REVIEW: U.D.O. – “We Are One”
It’s good to start things out by saying that ‘We Are One’ is not a typical U.D.O. álbum. Rather, it’s a collaboration between the band and the Musikkorps der Bundeswehr, the renowned Concert Band of the German Armed Forces, which is comprised of over 40 musicians.
Udo Dirkschneider (who needs no introduction to you, reader, I hope) presents, together with the concert piece under command of Lieutenant Colonel Christoph Scheibling, a rather unique musical project. All songs have been developed and arranged by U.D.O. together with Christoph Scheibling. The two former Accept musicians Stefan Kaufmann and Peter Baltes (who also don’t need introduction) have been part of the songwriting too – as well as the German Armed Forces’ composers Guido Rennert and Alexander Reuber.
So, you see, this could be classified as the whole “metal meets orchestra”, despite the promo sheet stating that this is far from the truth. However, Udo and the company take a different and rather bold approach to the songwriting and lyrics parts. The songs here are about some of the challenges humanity is facing today, like climate change (“Future Is the Reason Why”), the worldwide refugee movements (“Here We Go Again”), the school strikes for climate (“Children of the world”) and the pollution of the environment (“Mother Earth”). Also, the track “Pandemonium” sees both parties, U.D.O. as well as the German Armed Forces, taking a clear position against society‘s right-wing, and “Rebel Town” is a homage for 30 years reunited Germany.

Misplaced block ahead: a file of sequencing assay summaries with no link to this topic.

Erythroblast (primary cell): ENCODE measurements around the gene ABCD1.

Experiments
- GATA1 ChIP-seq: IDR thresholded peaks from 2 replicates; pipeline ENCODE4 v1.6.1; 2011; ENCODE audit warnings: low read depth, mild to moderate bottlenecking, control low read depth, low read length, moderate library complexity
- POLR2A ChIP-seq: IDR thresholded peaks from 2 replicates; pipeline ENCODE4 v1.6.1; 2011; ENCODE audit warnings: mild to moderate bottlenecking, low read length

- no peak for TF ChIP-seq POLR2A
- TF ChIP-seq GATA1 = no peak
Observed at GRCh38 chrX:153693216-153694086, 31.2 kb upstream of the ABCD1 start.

Now that all the pretty information is out of the way, let’s go to what matters. The music itself ranges from a weird “Pirates of the Caribbean-meets-Russian folk” and some interesting elements from U.D.O.’s mid-career like ‘Thunderball’ (2004) and ‘Mastercutor’ (2007). Much like both albums, though, the songs fall short of being interesting enough to be considered great.
There is the occasional headbanging moment and even some borrowed elements from Udo’s time with Accept (Baltes and Kaufmann certainly had importance here) like in opener “Pandemonium” and “We Strike Back” (best song of the album BY FAR), who are definitely worthy of praise. The majority of the album ranges from mediocre to decent, and there are even some awkward moments such as the bizarre “Blindfold (The Last Defender)”.
Despite some evident flaws, the collaboration doesn’t turn into a trainwreck and there is a good balance between metal and orchestrated elements. They end up complementing themselves in a good way, more like in an ‘XII’ by Rage and less like in every other symphonic metal band’s “let’s try too hard to sound erudite” album.
At the end of the day, I think ‘We Are One’ is set to make the German charts, but it could end up only attracting hardcore fans of the short vocal legend. Again, this is not the U.D.O. we are used to, but even if you listen to this open-minded and as it should be – a semi-metal collaboration – there is still not enough here to keep you hooked. I applaud the lyrics and the whole concept, but the execution is just ok.